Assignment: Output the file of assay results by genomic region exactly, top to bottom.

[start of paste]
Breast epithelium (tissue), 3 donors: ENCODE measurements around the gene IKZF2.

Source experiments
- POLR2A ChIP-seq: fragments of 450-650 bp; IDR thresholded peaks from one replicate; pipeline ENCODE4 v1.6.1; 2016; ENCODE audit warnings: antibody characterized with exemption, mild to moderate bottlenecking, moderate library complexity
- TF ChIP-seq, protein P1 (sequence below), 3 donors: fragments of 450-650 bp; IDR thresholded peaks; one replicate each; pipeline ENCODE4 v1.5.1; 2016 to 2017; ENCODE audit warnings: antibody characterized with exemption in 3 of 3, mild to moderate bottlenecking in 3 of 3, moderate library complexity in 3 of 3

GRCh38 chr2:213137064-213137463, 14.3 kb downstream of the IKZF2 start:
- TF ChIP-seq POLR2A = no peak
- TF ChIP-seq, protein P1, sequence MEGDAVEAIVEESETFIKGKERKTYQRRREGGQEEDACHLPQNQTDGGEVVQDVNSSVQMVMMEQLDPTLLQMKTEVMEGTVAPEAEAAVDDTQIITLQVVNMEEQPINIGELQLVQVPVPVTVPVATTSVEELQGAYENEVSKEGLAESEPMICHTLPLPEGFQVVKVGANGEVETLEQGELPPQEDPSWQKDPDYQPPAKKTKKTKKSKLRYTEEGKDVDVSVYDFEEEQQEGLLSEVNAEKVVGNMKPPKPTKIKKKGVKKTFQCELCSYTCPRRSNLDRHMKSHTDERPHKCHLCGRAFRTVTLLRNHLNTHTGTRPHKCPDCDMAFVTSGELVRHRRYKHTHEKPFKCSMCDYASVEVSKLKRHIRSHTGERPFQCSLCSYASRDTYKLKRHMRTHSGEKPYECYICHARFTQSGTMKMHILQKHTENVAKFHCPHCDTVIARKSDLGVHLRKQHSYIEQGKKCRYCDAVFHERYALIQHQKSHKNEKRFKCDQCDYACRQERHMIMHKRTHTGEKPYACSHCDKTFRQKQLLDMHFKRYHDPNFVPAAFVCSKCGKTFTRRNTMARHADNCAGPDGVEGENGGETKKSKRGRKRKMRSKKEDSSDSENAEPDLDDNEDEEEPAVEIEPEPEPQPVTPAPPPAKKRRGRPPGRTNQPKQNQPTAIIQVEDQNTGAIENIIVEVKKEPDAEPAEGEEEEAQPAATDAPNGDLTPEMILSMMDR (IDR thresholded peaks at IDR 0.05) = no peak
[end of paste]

Breast epithelium (tissue), 3 donors: ENCODE measurements around the gene IKZF2.

Source experiments
- POLR2A ChIP-seq: fragments of 450-650 bp; IDR thresholded peaks from one replicate; pipeline ENCODE4 v1.6.1; 2016; ENCODE audit warnings: antibody characterized with exemption, mild to moderate bottlenecking, moderate library complexity
- TF ChIP-seq, protein P1 (sequence below), 3 donors: fragments of 450-650 bp; IDR thresholded peaks; one replicate each; pipeline ENCODE4 v1.5.1; 2016 to 2017; ENCODE audit warnings: antibody characterized with exemption in 3 of 3, mild to moderate bottlenecking in 3 of 3, moderate library complexity in 3 of 3

GRCh38 chr2:213137064-213137463, 14.3 kb downstream of the IKZF2 start:
- TF ChIP-seq POLR2A = no peak
- TF ChIP-seq, protein P1, sequence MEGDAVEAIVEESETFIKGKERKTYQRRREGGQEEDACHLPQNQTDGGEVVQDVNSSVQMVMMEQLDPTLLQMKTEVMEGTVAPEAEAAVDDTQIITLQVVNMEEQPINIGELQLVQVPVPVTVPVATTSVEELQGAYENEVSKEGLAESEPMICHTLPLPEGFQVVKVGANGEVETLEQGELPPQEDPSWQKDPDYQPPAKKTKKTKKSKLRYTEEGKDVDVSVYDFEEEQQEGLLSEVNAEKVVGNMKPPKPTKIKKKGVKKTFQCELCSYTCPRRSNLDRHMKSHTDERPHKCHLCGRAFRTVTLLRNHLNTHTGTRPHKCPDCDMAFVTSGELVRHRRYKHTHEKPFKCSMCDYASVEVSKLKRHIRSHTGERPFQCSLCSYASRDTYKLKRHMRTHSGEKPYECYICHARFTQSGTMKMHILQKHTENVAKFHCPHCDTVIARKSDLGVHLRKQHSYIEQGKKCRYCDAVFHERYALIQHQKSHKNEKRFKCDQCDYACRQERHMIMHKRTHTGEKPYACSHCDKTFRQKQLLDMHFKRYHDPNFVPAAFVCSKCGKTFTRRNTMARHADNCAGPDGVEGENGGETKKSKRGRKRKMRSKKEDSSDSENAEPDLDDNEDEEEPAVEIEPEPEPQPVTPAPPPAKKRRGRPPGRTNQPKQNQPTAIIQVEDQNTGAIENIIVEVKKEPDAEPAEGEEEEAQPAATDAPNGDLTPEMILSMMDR (IDR thresholded peaks at IDR 0.05) = no peak